After the seller didn’t bite, Cathcart and her family and friends conducted some even more intense detective work. Through searches of Facebook and public records, they were able to track down several possible home addresses around Englewood and Marquette Park, and found that the man had several arrests related to stolen property, mostly bicycles and cars. Someone even sent her his parole officer’s phone number.
But instead of reporting the seller, Cathcart kept messaging him. “I’m going to find you some way,” she wrote, suggesting that he deliver the bike, or just drop it off somewhere.
Cathcart and her business partner Flynn drove around the seller’s possible addresses until people started confronting them, she said. Then they returned and posted fliers offering a reward for the bike.
Bike community members started inundating the seller with Facebook messages. He claimed that he had bought the cycle for $650. Cathcart’s family members began reaching out to the man’s friends and relatives via the social media platform. “They said, ‘He is doing bad things. We just want the bike back,'” Cathcart said.
Finally, yesterday the seller contacted Cathcart at Charmers. “He said, ‘Please stop contacting my family. You are harassing me,'” Cathcart said, adding that the man admitted he knew the bike was stolen. “I told him that if he didn’t meet with me he was going to be in a world of trouble.” They made tentative plans to meet at 6 p.m. He said he was going to call back to arrange a meeting place but never did.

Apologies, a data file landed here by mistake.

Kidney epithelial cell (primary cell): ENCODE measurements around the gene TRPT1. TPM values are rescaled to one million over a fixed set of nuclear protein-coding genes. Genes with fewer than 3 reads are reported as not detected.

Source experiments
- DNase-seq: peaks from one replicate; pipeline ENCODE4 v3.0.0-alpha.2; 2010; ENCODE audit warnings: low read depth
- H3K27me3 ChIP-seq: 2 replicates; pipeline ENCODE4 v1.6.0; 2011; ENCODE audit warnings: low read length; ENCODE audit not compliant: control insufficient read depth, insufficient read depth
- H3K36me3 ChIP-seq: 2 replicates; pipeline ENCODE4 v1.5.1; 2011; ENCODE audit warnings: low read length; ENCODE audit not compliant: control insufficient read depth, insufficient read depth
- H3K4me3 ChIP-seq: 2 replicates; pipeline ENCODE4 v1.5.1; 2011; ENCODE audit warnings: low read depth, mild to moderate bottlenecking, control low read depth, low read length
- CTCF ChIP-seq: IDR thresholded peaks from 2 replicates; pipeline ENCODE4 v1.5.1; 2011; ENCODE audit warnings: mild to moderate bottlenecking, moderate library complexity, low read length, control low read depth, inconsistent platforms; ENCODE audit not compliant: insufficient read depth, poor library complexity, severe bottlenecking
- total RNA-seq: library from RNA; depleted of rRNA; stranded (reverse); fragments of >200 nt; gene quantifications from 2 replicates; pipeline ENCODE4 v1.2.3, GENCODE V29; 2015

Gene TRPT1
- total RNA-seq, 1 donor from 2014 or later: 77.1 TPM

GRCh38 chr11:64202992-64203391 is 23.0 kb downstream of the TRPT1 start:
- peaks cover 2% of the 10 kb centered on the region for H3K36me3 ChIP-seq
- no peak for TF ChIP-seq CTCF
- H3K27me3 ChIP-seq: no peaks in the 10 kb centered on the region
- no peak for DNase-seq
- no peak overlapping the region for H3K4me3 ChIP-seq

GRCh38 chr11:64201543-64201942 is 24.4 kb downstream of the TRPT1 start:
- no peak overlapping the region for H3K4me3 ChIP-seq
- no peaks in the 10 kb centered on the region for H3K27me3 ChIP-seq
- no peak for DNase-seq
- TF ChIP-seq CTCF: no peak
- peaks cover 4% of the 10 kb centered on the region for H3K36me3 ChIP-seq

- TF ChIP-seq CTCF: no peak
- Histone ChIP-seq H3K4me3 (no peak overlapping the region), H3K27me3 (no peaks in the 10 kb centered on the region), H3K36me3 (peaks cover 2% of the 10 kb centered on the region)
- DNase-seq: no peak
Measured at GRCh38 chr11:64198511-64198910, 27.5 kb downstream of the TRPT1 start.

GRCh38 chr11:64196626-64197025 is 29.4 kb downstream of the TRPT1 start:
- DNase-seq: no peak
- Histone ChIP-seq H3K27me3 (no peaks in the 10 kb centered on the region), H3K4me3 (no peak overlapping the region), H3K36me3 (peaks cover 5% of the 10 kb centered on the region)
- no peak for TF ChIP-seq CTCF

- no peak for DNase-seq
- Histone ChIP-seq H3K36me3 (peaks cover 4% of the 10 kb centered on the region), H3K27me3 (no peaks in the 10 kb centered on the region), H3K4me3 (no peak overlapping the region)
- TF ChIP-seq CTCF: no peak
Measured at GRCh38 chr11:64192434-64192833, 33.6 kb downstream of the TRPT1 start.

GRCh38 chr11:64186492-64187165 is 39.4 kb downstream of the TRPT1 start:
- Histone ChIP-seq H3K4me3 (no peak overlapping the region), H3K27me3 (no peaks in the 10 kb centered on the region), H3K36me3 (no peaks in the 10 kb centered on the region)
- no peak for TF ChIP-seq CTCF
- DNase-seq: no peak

Flynn began messaging the seller on Facebook. “She said, ‘You have the opportunity to do the right thing,'” Cathcart recalled. “‘If you don’t call us back in a half hour, game over.'”
Finally the seller called back after 7 p.m., claiming he’d had trouble arranging a ride. They made plans for him to drop off the bike at the Fullerton ‘L’ station. Cathcart’s undercover cop friend agreed to come along, but wasn’t encouraging. “She assumed he wouldn’t show up.”
But as the meeting time approached, Cathcart became concerned that the seller would wind up getting arrested. Her police officer friend asked her if that’s what she wanted.
While they were parked a half block from the station, the driver of a beat-up van approached and someone — Cathcart thinks it was the seller — pulled out the bike and dropped it in front of the ‘L’ stop. He got back in the vehicle and the driver drove away.
Cathcart then messaged the seller on Instagram. “I’m really sorry, but I think you made a good decision. I know it’s hard — I know where you come from.”
Still, part of her wondered if she’d done the right thing. “It seems like this guy is part of some huge theft ring, so I kind of wanted some justice.”
On the other hand, Cathcart said, “I’m just happy to get my bike back and give a person the chance to do the right thing. I still can’t believe that he just dropped it off. Probably the pressure was too much. Pretty cool that it happened, though.”
In a post on the Chicago Family Biking Facebook group, Cathcart thanked everyone who helped he recover the bike, including the likely thief. “I am especially proud of… the guy who returned my bike. He is a good guy wrapped up in a bad environment. He made the hard choice to do the right thing. I hope we can share a meal one day. Ride on!”